People gather at the scene of a mass school shooting at Sandy Hook Elementary School on Dec. 14, 2012, in Newtown, Conn. (Mario Tama/Getty)
Almost 20 years later, behold how Tim Berners-Lee liberated the crackpot from his world of Manichean newsletters, how he freed the basement-dwelling “researcher” to hawk bad ideas to the undereducated and paranoid (think of the 9/11 “truth” movement). Indeed, the Internet allows us curious observers to view the creation of conspiracy theories in real time. For instance, while initial news reports of the shootings in Newtown, Conn., were plagued with dubious and false information—as is frequently the case with major tragedies—such “inconsistencies” precipitated a hunt for the real truth.
While ignoring the generic rantings that circulate via email and Facebook, I spent the past week browsing the websites and YouTube channels of the Internet’s most popular fear peddlers—those who almost, but not quite, trespass upon the mainstream—to witness the paranoid mind create an “alternative” explanation of the Newtown massacre.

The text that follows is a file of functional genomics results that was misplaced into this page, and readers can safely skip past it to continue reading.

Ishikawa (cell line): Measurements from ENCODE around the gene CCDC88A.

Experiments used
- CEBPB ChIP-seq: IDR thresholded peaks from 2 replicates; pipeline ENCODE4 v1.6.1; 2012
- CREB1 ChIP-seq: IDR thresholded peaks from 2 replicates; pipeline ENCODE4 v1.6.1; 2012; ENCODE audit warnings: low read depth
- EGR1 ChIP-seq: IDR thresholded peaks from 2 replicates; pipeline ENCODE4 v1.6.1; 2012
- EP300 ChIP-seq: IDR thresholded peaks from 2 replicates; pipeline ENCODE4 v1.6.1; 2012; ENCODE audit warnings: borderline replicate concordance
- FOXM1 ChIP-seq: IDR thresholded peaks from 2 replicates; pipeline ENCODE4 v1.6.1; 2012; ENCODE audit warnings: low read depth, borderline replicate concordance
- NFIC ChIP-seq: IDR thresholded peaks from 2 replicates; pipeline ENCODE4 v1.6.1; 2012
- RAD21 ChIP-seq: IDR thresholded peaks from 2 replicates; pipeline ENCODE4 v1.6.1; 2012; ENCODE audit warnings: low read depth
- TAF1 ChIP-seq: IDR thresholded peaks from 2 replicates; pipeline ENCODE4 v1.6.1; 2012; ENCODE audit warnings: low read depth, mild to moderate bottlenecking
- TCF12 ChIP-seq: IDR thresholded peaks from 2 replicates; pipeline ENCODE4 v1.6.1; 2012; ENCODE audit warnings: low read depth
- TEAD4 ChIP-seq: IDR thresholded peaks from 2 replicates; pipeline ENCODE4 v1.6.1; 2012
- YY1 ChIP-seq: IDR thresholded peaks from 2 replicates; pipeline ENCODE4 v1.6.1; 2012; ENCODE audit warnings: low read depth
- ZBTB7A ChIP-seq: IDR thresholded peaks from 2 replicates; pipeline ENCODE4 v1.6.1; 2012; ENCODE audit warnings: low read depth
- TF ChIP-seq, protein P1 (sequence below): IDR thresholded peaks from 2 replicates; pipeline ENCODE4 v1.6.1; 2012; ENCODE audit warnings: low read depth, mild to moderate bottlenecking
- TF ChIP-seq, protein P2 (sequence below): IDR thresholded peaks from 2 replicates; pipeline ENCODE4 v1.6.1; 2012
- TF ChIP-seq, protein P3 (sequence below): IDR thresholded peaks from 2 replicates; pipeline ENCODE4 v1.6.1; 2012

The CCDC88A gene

It started with this story on BET.com. Def Jam rapper Gunplay, who currently is under house arrest on charges relating to an armed robbery, informed his 100,000 Twitter followers that the “Government killed dem [sic] kids to take our guns away. Another 9/11. Dont [sic] get it twisted.” It’s a surprisingly common belief among conspiracy theorists, I discovered, who claim not that the president seized upon the tragedy to push through onerous gun legislation—too simple—but that he engineered the tragedy.
Cui bono, ad absurdum.
Gunplay’s semi-literate tweet was later deleted, only to be replaced by a vague warning that President Obama had perpetrated a “gun hoax”—with a link to a febrile rant by talk-radio host Alex Jones. Jones, proprietor of the website Infowars.com and host of a wildly popular syndicated radio program, has acted as a clearing house for Sandy Hook conspiracies.